Content helps reduce hesitation before conversion. Specifically targets direct and indirect competition options. Reinforces prospective customer confidence in using the product.
Example: Freshbooks' Compare section
Bottom of the funnel, or BOFU content - a crucial step. Content provides social proof, promises of benefits, and/or even actionable product tips. Gets you to click on that ol' SIGNUP button.
Example: StatusPage.io's Customers section. Hybrid page chock-full of testimonials, case studies, and social proof.
The never-ending fight against churn. Content aims at restoring or enhancing product engagement.
Example: SEMRush's product-centric webinars or video tutorials.
The purpose and targeted funnel steps of content will often overlap. No worries: as long it holds value for your users, you're good. Point here is that different content helps your user flow smoothly through all of his or her customer journey.
4 ways content can help your SaaS grow beyond acquisition and visibility
So we've seen how content can do more than generate leads through blog articles when applied to a full conversion funnel. Now I want to focus on four other specific ways content will help your SaaS grow. Like the good folks at Help Scout, I believe each "department" of a SaaS company should work together. And, as it turns out, content can help stimulate this cross-department harmony.
1. Copy & branding
Content can help you fine-tune your overall marketing message.
There are useful marketing insights you can extract from exploring different themes and topics in your content. Analyzing the engagement and conversion metrics for these will show you which vocabulary and subject matters resonate more with your target market. You can then use this to optimize copy, images, and landing pages on your website.
For instance, with Snipcart, we started producing simple tutorials on how to use static site generators with our HTML/JS shopping cart platform. We quickly realized these were getting traction in the development community (our audience). So we reviewed our benefits and feature pages to make sure developers could understand how well our solution played with modern static web development.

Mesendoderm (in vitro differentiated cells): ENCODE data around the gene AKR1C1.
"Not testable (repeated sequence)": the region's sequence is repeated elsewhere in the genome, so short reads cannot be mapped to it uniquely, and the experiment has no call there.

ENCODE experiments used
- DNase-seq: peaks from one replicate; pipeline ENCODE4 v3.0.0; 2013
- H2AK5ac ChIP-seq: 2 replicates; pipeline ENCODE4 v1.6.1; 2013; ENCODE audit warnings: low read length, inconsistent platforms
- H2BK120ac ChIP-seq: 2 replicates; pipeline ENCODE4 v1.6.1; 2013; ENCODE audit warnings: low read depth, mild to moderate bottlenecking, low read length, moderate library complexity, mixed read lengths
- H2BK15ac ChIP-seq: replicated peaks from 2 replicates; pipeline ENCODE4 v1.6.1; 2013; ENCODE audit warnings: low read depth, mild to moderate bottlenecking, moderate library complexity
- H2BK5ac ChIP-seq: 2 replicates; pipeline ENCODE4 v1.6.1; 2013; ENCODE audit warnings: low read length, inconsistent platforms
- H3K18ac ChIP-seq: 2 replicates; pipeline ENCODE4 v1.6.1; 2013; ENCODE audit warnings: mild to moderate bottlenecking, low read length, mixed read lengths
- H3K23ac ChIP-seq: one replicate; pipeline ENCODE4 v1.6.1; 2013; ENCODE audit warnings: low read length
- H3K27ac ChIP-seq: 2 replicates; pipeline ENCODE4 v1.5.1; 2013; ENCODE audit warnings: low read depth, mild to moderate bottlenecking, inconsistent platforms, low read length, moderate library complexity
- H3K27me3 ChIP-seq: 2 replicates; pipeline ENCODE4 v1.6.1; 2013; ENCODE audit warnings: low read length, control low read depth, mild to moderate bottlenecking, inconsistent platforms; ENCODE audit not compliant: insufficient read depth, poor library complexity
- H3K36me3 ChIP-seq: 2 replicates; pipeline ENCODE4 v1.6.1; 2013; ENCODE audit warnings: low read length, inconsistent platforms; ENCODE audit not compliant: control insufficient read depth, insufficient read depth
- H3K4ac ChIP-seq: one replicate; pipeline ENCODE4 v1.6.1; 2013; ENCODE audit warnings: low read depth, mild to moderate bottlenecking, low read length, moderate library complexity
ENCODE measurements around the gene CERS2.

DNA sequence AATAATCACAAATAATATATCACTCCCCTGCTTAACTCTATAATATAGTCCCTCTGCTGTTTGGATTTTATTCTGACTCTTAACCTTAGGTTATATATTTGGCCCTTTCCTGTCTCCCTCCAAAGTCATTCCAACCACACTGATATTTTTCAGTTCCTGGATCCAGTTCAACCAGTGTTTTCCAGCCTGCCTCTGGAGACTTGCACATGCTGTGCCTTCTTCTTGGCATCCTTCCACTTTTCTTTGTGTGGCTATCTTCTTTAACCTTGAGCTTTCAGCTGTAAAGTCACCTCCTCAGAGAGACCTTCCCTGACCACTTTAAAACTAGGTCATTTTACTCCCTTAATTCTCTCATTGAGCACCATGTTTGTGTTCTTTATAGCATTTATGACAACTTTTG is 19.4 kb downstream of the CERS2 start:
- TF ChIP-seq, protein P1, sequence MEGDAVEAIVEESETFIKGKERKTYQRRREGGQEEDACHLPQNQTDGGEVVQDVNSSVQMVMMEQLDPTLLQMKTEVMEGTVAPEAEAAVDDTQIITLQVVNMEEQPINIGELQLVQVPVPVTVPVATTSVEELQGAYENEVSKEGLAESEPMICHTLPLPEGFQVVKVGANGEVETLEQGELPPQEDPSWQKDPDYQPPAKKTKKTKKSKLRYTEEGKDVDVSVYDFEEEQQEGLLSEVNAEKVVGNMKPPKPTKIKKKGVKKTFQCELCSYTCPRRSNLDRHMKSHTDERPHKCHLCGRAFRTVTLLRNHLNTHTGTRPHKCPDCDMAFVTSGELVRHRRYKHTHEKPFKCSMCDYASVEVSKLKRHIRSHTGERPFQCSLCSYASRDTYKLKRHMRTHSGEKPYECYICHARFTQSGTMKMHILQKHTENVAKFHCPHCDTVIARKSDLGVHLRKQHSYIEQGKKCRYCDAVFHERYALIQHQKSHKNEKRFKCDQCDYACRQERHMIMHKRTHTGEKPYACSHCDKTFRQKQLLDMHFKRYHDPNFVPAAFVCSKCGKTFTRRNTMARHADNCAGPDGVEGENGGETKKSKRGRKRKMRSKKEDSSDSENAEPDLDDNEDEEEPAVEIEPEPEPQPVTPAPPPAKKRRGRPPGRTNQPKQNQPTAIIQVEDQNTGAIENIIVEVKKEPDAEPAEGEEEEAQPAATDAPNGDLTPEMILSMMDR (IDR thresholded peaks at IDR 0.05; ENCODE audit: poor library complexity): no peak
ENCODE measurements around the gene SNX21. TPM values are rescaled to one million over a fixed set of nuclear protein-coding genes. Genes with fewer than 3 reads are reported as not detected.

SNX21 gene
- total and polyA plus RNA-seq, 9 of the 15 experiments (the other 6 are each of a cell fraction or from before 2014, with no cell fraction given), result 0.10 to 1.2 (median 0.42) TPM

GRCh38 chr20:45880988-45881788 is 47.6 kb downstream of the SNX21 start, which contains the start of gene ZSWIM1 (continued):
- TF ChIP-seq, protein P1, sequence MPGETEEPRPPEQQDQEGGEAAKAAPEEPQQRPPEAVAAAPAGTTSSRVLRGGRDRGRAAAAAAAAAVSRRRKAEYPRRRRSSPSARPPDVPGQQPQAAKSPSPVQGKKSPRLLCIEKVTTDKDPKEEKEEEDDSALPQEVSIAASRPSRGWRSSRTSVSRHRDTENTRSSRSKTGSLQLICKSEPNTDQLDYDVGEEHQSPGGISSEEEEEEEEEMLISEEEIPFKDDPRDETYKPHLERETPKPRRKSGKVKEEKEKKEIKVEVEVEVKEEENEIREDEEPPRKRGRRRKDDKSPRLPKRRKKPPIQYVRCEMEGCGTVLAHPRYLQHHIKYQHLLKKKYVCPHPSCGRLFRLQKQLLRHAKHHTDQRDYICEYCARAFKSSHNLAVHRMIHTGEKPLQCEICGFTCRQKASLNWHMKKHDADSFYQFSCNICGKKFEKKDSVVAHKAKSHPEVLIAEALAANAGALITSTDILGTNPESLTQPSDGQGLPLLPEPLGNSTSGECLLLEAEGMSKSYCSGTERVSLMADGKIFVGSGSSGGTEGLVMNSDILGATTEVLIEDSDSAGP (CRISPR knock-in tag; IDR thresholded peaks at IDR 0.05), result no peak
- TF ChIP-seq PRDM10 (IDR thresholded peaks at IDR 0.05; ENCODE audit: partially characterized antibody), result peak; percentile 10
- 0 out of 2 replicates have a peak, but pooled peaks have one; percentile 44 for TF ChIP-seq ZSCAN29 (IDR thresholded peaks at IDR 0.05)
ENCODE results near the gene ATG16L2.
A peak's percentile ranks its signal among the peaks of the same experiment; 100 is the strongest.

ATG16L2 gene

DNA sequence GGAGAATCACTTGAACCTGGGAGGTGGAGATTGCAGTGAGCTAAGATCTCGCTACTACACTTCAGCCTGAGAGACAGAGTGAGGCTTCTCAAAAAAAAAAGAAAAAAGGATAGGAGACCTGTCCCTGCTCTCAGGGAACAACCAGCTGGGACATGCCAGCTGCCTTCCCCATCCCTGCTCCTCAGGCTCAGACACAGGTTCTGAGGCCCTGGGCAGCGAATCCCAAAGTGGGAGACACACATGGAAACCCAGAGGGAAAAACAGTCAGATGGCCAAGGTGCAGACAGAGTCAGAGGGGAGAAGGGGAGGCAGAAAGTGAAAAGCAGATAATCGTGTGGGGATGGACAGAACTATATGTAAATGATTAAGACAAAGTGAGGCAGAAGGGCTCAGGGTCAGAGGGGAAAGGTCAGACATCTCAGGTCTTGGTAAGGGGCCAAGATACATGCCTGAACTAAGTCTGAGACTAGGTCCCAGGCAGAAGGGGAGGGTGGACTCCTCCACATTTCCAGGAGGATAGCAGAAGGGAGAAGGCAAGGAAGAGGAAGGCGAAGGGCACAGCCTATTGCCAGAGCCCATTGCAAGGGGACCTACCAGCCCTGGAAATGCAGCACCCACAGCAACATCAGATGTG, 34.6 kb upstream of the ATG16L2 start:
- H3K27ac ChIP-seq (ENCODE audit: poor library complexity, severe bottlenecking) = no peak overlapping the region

2. Sales & business development
Content can help your sales and business development team close deals.
Depending on your SaaS business model and scale, you may have more traditional sales team—physical and/or online—in place. More often than not, these guys need to present & explain your product, and how it benefits users. Yes, maybe they're the most charismatic salespersons in town. Good for you. But arm them with well-crafted, substantive content, and their sales efforts will drive way more ROI.
Case studies (social proof, their world before/after your product), in-depth demos & tutorials (vulgarization of benefits and embodiment of value), comparison posts & pages (clear answers to recurring arguments and doubts): these can all be integrated into a thorough sales outreach and follow-up process.
Bonus: These types of content often give time for prospects to wrap their head around the product on their own terms, and judge it themselves without IRL or real-time pressure.
3. Customer support
Content can help you save lots of time with customer support.
When your potential users are in the conversion and retention steps of the funnel, they often need clear and actionable product info. These specific, often technical needs should be considered content opportunities. Evergreen technical documentation, clear-cut knowledge bases & FAQs, tutorials: these will greatly reduce the pressure on your support team.